The work begins with a straightforward 'Encounter Chart' which makes use of several D6 rolls to determine what the Watchmen the party meets are doing - anything from asking questions to demanding something. Each chart has a subchart, so if you roll that they are asking questions you roll again to determine what the questions are about. There is also a table to determine what happens if the characters cannot or will not provide what the Watch are after

If your initial roll is a 6, there are 20 more detailed encounters. These are the real fun elements and more likely to develop into side-adventures of their own.

Naturally, you can choose rather than roll dice, and make the encounter a planned event rather than a random one if that suits your needs better. Most parties are at least wary of the authorities so the potential for some fun is always there...

Rating:
[4 of 5 Stars!]
20 Encounters (The City Watch)
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20 Road Encounters (Prisoners)
by Megan R. [Featured Reviewer] Date Added: 09/20/2013 10:12:47
Only THREE pages of the 23 pages of the PDF are actually 'Prisoner' road encounters (the rest being title pages, and a LOT of advertisements for other DCS product), but the 20 options provided are actually quite good.

Basically, when travelling on a reasonably good-quality road, the party meets a group of armed men escorting a cage wagon. The 20 options are variations - from encountering the wagon upside down in a ditch with whatever was in it already escaped to seeing someone they know behind bars - but each could provide at least a side-adventure if not take the whole campaign off in a different direction.

These are merely ideas, you will have to add in your own game mechanics and other details (and thus this product is not just for Pathfinder GMs!) but these ideas are interesting and thought-provoking. I'm starting to wonder when any of my groups will be in an appropriate situation for that wagon to come rolling into view.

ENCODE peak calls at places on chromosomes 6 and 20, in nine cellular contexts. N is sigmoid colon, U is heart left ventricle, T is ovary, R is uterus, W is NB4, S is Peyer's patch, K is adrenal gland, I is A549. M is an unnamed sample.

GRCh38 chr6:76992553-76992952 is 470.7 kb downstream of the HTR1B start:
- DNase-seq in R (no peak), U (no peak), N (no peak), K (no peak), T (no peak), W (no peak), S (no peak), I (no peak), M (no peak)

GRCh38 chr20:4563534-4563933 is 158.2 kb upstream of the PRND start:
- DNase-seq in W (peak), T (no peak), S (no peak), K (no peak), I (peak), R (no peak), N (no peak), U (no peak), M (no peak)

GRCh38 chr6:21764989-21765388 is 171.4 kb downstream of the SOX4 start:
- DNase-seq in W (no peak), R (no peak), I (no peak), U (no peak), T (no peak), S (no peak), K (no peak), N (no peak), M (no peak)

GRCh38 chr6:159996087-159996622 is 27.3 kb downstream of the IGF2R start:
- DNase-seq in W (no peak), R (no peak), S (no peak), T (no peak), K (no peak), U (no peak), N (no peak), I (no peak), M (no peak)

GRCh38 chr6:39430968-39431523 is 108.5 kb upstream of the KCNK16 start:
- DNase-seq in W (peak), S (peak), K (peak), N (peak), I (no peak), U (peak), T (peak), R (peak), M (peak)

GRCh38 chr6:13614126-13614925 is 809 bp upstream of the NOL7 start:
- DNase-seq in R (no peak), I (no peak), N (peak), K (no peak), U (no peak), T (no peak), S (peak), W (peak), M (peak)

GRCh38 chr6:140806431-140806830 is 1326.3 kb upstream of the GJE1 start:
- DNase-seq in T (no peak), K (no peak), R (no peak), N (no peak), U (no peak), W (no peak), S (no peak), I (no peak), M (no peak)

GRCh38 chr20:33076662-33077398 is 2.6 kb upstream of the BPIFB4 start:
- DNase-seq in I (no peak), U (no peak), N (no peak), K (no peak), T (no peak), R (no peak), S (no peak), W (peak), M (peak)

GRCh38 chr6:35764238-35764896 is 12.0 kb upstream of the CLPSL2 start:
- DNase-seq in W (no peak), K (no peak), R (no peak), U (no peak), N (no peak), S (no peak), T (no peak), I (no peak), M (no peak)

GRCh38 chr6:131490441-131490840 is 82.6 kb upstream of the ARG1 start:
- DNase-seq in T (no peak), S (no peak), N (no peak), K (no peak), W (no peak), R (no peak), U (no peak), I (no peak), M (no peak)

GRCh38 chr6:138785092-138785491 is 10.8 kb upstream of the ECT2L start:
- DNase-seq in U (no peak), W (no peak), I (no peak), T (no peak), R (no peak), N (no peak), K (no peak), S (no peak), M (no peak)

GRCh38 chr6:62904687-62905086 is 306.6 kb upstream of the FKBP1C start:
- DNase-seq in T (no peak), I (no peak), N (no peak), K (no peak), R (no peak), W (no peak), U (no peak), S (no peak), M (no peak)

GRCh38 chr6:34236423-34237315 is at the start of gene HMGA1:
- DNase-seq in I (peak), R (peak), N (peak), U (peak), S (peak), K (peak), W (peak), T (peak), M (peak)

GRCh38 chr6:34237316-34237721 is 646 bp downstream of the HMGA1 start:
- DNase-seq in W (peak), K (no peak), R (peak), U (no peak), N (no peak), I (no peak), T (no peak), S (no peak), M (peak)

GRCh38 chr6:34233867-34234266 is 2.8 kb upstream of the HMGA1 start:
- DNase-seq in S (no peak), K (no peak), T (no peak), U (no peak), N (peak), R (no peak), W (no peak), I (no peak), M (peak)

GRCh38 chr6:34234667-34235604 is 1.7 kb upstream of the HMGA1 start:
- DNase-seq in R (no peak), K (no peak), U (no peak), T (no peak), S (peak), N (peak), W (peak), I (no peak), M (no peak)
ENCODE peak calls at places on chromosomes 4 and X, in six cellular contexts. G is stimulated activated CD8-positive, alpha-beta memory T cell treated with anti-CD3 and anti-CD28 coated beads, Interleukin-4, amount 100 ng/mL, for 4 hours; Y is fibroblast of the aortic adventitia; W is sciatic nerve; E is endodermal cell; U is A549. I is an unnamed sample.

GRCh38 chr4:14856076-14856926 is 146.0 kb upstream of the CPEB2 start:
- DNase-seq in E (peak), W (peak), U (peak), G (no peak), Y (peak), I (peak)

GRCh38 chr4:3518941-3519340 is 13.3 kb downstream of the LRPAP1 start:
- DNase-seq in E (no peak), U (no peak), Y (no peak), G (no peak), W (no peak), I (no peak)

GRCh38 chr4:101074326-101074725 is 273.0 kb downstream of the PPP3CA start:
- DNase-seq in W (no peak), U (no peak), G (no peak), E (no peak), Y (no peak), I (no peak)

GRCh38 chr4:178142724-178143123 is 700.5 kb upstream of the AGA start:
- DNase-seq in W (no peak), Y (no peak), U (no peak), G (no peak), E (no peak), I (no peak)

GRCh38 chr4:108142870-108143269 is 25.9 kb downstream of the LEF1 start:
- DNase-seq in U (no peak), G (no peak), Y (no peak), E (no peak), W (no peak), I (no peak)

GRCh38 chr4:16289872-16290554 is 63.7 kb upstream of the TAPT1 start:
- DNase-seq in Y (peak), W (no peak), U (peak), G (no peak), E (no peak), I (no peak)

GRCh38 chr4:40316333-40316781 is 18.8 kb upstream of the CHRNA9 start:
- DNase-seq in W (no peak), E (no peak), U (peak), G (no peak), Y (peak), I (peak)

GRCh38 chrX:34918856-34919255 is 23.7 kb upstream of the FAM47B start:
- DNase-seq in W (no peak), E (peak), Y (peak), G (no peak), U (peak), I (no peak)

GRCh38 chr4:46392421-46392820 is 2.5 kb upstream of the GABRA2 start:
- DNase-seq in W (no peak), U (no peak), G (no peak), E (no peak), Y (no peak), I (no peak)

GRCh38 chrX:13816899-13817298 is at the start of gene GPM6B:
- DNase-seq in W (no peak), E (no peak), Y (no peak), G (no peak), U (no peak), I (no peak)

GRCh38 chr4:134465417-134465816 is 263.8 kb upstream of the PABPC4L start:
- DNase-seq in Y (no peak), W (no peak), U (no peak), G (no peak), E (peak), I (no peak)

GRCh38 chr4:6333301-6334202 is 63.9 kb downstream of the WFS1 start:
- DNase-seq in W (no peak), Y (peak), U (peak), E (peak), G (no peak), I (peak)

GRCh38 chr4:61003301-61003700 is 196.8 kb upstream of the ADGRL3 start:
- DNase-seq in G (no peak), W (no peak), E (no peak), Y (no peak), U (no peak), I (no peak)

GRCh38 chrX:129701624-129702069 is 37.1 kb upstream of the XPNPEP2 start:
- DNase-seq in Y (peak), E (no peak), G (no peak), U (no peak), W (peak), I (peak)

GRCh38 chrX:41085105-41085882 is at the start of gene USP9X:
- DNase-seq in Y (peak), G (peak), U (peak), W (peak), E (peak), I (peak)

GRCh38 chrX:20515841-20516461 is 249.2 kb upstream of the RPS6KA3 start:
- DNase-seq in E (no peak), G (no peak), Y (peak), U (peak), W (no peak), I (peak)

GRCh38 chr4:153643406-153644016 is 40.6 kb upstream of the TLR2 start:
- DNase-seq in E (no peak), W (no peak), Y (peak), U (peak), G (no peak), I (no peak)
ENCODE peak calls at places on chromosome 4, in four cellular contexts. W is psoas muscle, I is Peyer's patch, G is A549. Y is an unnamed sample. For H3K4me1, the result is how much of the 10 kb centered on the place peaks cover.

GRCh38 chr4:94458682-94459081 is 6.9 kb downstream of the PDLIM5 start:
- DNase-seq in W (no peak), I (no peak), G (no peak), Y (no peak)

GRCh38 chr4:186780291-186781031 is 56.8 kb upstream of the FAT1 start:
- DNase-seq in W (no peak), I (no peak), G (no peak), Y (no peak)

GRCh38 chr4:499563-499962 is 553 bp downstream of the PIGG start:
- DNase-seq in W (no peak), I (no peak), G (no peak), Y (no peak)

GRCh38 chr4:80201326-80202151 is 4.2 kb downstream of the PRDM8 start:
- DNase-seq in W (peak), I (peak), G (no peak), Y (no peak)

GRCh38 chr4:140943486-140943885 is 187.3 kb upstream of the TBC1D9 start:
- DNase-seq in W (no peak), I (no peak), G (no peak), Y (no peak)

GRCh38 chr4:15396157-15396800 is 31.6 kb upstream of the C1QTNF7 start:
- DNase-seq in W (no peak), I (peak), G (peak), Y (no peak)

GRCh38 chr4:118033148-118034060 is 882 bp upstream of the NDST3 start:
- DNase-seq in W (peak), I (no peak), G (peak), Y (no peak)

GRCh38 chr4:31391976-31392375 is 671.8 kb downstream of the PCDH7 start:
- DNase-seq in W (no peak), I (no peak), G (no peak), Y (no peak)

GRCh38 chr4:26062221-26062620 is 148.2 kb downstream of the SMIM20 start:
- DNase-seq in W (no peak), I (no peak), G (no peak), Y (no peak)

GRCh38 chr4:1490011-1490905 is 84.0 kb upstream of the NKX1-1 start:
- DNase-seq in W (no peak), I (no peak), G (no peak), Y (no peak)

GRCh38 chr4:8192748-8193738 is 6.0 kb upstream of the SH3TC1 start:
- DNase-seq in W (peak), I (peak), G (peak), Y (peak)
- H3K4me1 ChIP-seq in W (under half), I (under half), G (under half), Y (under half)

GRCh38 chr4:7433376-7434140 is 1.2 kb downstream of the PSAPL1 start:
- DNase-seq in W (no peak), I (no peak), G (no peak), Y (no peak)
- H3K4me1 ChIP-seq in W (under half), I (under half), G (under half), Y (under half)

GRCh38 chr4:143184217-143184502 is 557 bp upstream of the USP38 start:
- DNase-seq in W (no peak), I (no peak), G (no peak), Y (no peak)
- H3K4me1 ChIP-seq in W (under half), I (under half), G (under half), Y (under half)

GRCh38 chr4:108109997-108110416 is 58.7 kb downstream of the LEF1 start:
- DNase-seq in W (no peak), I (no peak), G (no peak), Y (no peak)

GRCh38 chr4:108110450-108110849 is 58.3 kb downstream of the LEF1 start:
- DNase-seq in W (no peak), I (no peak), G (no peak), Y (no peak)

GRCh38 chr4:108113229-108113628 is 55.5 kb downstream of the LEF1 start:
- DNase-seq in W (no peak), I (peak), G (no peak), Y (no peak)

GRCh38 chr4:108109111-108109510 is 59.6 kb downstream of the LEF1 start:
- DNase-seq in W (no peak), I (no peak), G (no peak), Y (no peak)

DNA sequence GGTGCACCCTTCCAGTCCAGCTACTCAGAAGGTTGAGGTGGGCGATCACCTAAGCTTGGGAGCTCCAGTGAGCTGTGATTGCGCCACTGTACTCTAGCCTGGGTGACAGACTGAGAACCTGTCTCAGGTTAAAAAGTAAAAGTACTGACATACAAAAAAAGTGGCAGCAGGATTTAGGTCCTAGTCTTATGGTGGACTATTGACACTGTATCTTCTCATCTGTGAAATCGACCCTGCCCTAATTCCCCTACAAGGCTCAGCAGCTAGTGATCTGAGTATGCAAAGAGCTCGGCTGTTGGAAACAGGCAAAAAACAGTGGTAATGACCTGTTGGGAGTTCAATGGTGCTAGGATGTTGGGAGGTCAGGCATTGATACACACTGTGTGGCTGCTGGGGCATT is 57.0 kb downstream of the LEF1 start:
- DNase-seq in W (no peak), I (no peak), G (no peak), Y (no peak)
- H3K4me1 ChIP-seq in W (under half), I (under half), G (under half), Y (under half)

A few spelling mistakes (it's an ANGEL not an ANGLE...) which a spot of proofreading would have caught, but otherwise a useful resource if you want to spice up the next journey your party makes.

Rating:
[4 of 5 Stars!]
20 Road Encounters (Prisoners)
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20 Road Encounters (Tinkers, Tramps and Thieves)
by Nigel S. [Verified Purchaser] Date Added: 08/25/2013 05:25:55
The booklet is actually one encounter with 20 options. You meet a burley man putting on a wheel of a wagon on the roadside and take it from there. Disappointing.

Rating:
[3 of 5 Stars!]
20 Road Encounters (Tinkers, Tramps and Thieves)
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DCS Ship Bundle [BUNDLE]
by John M G. [Verified Purchaser] Date Added: 07/31/2013 07:21:51
These deckplans are very low quality and mostly useless. Save your money and spend it on higher quality deckplans like Future Armada.

Rating:
[1 of 5 Stars!]
DCS Ship Bundle [BUNDLE]
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Publisher Reply:
John I'm sorry you didn't enjoy my product email me at dmavalyn@yahoo.com along with the product and date you purchased and I will give you credit for another purchase. Best David
DCS Core rules
by Hamilton R. [Verified Purchaser] Date Added: 10/05/2012 18:38:30
DCS: what can I say that is accurate and yet fair? (This is harder than it looks.) In one sentence, DCS looks like someone typed notes about a home-brew system and thought it was so good that it could stand on just the notation form of presentation. This PDF lacks a layout, lacks art, and lacks cohesion. If you are good at putting puzzles together, and if you want to give 5x the patience to deciphering the easy yet confusing rule set, then you MIGHT enjoy this game. However, there is not enough "new" or "sizzle" here to warrant the amount of time it would take to fix it. Even at under $2, in my opinion, this is a "miss". Perhaps with a little more TLC and thoughtfulness, DCS could come into its own.